Eagle head coach Paul Wulff has lost his opening game in six of his seven seasons at the helm, but five of those games were against NCAA Division I-A opponents. In 2001, Eastern opened the season with a 35-17 win at I-A Connecticut.
Paul Wulff QUOTES
On Focus During Pre-Season Games: "We want to do everything we can to get our players more experienced than they are now. Even our veterans need that experience because there isn't a player that can't get better than they already are today. Our goal is to give players a lot of opportunity to play so that we are a much better football team in our fourth game than we are in our first."
On Playing I-A Opponents: "All of the coaches in our conference take pride in playing I-A programs. At the end of the game those opposing players and coaches realize we are well-coached and play good football. Generally we garner a lot more respect after we played them than entering the ballgame. At the same time you want to take care of your team first and get better."
On Needing Improvement from Running Game: "We have to. Between Ryan and the rest of our running back corp, we have to have those guys really perform well for us. The running game really has a chance to be our strength, at least for the first few weeks as we develop and allow those younger, inexperienced players to mature a little bit."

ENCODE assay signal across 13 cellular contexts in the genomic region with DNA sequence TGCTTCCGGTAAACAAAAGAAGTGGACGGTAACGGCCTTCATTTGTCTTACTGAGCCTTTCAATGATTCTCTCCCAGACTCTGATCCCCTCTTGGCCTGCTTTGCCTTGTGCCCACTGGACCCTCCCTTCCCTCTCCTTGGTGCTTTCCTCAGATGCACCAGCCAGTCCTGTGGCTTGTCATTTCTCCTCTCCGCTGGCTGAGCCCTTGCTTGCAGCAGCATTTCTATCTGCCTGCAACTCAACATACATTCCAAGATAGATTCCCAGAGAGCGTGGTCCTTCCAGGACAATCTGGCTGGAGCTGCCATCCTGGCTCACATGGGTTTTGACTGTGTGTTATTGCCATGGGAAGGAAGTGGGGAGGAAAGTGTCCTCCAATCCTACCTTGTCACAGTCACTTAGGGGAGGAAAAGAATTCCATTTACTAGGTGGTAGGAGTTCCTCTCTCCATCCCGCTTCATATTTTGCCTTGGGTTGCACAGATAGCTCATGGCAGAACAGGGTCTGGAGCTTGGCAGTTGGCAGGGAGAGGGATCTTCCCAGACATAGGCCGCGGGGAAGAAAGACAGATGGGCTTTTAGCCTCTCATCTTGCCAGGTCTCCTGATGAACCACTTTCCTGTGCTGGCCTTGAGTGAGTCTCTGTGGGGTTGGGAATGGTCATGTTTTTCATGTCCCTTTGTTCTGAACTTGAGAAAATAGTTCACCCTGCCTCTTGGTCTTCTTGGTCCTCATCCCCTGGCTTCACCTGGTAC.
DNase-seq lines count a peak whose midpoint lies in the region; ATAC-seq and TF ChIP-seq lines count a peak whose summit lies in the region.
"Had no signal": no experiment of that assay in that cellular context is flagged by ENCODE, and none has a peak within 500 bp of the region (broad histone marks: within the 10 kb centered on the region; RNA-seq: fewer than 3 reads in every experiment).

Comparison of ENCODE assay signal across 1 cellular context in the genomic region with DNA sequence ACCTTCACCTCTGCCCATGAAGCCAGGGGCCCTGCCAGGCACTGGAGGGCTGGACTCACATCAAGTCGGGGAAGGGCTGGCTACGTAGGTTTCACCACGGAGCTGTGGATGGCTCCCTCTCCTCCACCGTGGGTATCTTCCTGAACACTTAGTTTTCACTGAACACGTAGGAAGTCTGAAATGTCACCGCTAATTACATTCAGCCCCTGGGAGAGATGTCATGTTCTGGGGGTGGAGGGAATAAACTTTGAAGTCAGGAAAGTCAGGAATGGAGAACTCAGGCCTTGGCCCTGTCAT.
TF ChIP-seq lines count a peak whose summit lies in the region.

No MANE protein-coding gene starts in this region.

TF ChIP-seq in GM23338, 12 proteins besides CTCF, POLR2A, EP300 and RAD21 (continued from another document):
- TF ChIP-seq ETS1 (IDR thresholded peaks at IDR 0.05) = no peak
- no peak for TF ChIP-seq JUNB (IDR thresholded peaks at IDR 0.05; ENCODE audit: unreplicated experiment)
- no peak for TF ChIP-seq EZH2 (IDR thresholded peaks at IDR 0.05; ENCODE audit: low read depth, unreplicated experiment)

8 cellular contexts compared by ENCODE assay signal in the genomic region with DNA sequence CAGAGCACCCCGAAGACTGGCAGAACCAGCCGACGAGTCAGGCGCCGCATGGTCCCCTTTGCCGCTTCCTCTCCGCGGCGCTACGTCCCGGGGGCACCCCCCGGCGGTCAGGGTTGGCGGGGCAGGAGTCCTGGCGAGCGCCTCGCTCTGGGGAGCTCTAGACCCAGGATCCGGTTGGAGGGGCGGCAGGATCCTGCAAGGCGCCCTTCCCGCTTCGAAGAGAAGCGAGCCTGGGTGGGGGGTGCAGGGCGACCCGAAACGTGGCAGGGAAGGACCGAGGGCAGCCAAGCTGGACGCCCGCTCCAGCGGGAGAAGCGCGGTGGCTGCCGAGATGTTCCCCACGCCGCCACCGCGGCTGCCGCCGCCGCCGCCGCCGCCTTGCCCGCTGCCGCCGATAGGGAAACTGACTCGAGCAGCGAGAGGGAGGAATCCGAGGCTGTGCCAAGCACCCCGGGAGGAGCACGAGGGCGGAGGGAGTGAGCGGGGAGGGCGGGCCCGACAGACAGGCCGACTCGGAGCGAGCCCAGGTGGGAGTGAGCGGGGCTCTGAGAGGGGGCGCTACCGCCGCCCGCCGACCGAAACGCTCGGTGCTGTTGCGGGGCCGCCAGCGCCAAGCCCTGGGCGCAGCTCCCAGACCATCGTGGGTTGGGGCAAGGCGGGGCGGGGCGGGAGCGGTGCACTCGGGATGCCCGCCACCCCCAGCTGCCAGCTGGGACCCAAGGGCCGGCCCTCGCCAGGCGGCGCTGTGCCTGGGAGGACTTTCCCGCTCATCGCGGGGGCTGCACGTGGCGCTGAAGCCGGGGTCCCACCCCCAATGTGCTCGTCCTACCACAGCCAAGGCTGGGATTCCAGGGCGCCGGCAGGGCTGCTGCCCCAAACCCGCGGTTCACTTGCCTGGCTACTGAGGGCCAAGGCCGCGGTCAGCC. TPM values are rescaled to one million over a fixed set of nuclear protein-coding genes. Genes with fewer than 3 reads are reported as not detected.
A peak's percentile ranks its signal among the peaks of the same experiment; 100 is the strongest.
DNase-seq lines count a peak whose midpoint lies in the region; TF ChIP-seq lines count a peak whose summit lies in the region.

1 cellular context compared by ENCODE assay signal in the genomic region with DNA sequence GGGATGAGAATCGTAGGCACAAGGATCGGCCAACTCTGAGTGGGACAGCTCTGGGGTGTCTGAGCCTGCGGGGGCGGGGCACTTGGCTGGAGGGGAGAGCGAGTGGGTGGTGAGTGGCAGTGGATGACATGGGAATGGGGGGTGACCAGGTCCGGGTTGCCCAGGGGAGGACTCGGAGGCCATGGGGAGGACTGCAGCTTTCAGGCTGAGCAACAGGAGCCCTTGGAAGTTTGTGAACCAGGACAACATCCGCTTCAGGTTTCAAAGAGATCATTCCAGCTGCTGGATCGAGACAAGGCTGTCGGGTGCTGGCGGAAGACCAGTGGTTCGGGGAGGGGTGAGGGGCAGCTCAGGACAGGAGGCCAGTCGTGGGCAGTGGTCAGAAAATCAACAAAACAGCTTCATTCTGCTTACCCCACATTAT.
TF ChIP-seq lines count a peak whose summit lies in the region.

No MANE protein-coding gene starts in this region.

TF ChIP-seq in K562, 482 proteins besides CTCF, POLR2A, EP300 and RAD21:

On Inexperienced Players: "It's one of those situations where it's going to be baptism by fire, and we'll just have to find out. I think our players will go in, play well, compete and learn a lot. We are going to make plays and we're going to make mistakes too. But I'm excited, and in the big picture, those games will help us once we get into conference play."
On Secondary: "I think our safety position is the best it's ever been at this university. We have some great players there. We feel very comfortable with one cornerback and need to develop one more, but I think our safeties are outstanding."
On Big Sky Race: "This is going to be a year where some teams are going to emerge halfway to three-quarters through the season. I'll be honest, I think it can be any one of eight teams -- I don't think anybody knows. Teams change throughout the season."
On Legacy Left by Erik Meyer and Eric Kimble: "They provided a different level of play in terms of performance, excitement and higher expectations. They left a mark that will never be taken away. The provided expectations and competitiveness that other players can look up to. They can see what it takes to be a great player and what it takes to be a trendsetter. Those guys were."
On Offensive Line: "I think there is potential to be really good, but to be honest, they have yet to prove that they are really good. It's all based on speculation and returning veterans with experience. They have not gelled and they have not had the opportunity to really do great things yet. And this season we need them to and we are really hoping they develop into a fine unit. Ultimately we need them to help us win ballgames."